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Online medium slices up advertising pie

There's a good reason online giants America Online, Yahoo, and Microsoft are jumping into the local content business. There's a lot of money to be made, especially when it comes to classified ads for cars, jobs, and real estate.

There's a good reason online giants America Online, Yahoo and Microsoft are jumping into the local content business. There's a lot of money to be made, especially when it comes to classified ads for cars, jobs, and real estate, a new study says.

There's an equally good reason why newspapers, broadcasters, and yellow-page directories are worried: They stand to lose a good slice of the $66 billion local-advertising pie they used to split among themselves, according to a new report from Forrester Research.

Not only will online services continue to take money from the pie, but also will they drive down existing prices, said Bill Bass, senior analyst with Forrester. "[Established media outlets] are going to get hammered," Bass said. "Their ad revenues are going to drop a little over 10.5 percent," he said. That's by the year 2001.

"Traditional media face large-scale value destruction," the report states. "Local advertisers will shift $1.5 billion online by 2001; classified and directory advertising dollars will move first." In addition, local media will lose another $3.6 billion annually by 2001 because of price pressures on core businesses.

"Newspapers will take the biggest hit--losing over ten percent of their total ad revenues--while directories will suffer a five percent decline."

The evidence is all over the Net. Some sites operate like newspapers, with customers paying for ads online as they would for print. Others, such as AOL's Digital Cities, allow sellers to completely bypass the middleman by posting advertisements directly onto bulletin boards.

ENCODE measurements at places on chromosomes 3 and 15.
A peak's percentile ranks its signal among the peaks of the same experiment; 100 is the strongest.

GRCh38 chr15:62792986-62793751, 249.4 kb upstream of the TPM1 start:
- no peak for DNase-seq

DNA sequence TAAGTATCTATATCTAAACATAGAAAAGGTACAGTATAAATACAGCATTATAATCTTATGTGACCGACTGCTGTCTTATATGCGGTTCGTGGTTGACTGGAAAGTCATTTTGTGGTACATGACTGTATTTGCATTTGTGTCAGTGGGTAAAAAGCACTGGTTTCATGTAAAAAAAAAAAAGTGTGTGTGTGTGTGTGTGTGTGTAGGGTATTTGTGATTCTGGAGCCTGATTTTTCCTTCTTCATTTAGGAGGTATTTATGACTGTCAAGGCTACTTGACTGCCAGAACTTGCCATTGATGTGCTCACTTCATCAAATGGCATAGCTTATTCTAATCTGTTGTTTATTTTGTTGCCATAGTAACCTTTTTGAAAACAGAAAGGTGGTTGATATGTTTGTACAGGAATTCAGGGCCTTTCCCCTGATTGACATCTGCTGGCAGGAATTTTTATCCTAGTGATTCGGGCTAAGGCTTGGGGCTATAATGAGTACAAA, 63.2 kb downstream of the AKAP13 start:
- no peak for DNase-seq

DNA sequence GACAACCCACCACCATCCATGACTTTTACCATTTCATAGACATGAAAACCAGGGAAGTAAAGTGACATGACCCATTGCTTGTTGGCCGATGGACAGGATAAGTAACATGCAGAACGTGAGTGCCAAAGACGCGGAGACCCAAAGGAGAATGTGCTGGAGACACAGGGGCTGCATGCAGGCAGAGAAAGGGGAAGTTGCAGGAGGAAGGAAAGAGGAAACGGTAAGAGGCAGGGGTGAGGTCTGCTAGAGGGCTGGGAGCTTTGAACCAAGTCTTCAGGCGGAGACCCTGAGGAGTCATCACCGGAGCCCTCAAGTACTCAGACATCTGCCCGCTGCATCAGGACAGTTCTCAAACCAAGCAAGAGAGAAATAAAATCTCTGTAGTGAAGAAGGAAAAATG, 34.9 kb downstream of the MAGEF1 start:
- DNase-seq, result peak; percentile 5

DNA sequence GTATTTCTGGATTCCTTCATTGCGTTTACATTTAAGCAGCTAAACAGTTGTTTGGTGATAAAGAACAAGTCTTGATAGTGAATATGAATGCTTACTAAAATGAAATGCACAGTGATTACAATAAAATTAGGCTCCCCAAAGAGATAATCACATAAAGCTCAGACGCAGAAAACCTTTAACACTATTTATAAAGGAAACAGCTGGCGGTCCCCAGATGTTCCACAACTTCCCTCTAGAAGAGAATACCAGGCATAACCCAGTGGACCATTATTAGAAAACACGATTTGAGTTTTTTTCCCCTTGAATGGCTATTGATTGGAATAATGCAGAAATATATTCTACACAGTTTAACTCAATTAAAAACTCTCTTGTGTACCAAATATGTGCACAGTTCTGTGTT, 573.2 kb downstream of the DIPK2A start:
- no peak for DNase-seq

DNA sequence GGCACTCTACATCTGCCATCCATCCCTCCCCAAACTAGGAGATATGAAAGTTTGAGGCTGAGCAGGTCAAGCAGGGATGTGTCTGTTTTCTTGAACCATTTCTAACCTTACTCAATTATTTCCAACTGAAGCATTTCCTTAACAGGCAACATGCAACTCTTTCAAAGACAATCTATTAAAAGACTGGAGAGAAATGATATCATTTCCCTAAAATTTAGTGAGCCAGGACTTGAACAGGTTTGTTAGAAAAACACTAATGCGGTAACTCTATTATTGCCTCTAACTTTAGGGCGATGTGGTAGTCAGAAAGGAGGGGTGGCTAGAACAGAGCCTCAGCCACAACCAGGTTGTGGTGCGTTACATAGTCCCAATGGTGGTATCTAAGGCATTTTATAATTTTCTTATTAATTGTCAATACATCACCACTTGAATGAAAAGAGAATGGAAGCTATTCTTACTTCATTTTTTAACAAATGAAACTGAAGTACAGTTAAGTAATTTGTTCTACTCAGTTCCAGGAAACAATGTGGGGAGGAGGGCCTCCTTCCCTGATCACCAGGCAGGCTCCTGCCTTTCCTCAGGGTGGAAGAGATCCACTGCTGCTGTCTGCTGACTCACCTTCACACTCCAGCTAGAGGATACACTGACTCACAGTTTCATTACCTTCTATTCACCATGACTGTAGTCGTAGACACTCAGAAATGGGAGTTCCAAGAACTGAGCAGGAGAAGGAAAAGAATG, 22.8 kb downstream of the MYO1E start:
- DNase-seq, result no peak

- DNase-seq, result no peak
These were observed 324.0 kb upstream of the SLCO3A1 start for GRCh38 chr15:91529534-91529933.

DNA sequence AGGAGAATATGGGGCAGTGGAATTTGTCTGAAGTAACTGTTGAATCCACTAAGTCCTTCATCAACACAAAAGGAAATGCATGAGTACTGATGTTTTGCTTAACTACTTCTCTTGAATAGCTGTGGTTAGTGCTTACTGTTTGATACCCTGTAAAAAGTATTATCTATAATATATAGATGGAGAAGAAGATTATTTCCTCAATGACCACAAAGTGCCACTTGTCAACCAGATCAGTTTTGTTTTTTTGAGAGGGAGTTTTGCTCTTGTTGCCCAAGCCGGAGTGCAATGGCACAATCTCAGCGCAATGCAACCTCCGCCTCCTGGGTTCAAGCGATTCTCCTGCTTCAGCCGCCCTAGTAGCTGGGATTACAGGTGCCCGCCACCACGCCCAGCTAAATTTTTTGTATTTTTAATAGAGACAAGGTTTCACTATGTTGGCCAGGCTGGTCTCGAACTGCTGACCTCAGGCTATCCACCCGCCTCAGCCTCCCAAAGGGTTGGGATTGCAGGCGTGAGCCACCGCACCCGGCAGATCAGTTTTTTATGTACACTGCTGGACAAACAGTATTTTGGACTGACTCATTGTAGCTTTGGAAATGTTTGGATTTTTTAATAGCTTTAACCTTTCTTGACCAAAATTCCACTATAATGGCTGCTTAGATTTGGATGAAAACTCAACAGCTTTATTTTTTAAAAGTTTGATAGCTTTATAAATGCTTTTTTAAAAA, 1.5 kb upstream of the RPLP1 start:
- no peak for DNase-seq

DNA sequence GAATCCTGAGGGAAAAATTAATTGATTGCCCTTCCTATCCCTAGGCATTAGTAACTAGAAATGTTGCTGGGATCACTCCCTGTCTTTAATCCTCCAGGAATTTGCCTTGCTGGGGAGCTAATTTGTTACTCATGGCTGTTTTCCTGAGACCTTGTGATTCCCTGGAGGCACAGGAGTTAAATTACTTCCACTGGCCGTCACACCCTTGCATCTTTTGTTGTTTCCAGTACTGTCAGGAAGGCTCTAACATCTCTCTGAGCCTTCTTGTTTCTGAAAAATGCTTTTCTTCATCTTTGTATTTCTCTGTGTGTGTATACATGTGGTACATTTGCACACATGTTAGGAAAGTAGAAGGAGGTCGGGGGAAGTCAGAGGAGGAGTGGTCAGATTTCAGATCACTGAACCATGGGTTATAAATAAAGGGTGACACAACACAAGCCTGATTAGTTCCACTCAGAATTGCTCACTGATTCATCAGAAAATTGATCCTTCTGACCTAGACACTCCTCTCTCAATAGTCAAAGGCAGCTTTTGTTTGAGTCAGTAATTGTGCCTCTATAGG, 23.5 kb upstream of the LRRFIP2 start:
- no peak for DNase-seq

Today, for instance, Yahoo Chicago picked up another site advertising used cars. World Wide Wheels joins five other sites, including three newspapers, selling cars to Chicago residents through classified ads on Yahoo.

"Aggregators like Yahoo and Excite will succeed in meshing these offerings into virtual city-based services to compete against the city networks controlled by Microsoft, America Online, and others," the report says.

Yahoo isn't directly making money with the classified ads, said Elizabeth Collet, producer of Yahoo Communities. "Yahoo is first and foremost an aggregator of URLs," she said. "We're trying to create a sense of community. We felt classified ads were a logical extension. We feel like it's a way to make the Yahoo site more popular."

In turn, that will allow Yahoo rake in cash through banner ads. "We make the money by selling the banners across the top of the page," Collet said.

"Networks of cars dealers like Auto-By-Tel and of job listings like Monster Board are especially likely to take advantage of the market opportunities on the Net," said Forrester's Doyle.

"It's our conclusion that most online money is going to flow to these new niche classified competitors," he said. "These guys are cherry-picking the most lucrative segments in the classified category and developing deep national databases that can be sliced to the local levels."

That spells trouble for those who have virtually owned the market, such as local newspapers. "The punch line is that traditional media like newspapers are going to suffer," Doyle added. "The spending is going to shift online."

Furthermore, the new online market will drive down prices. "This new medium is going to push advertising down and those price cuts are going to eat into the revenue that the newspapers still have."

Newspapers have been trying several defenses, including banning competitive ads. But in the end, simply defending against the online onslaught won't work, Doyle says. Instead, newspapers might try jumping into the local content business while teaming up with their online competitors.

In other words, if you can't beat 'em, join 'em. "They'll be cannibalizing their own products, but it's the prudent action to take," Doyle declared.

Or, added Bass, they just might consider another strategy: "Start slicing costs right now," he said.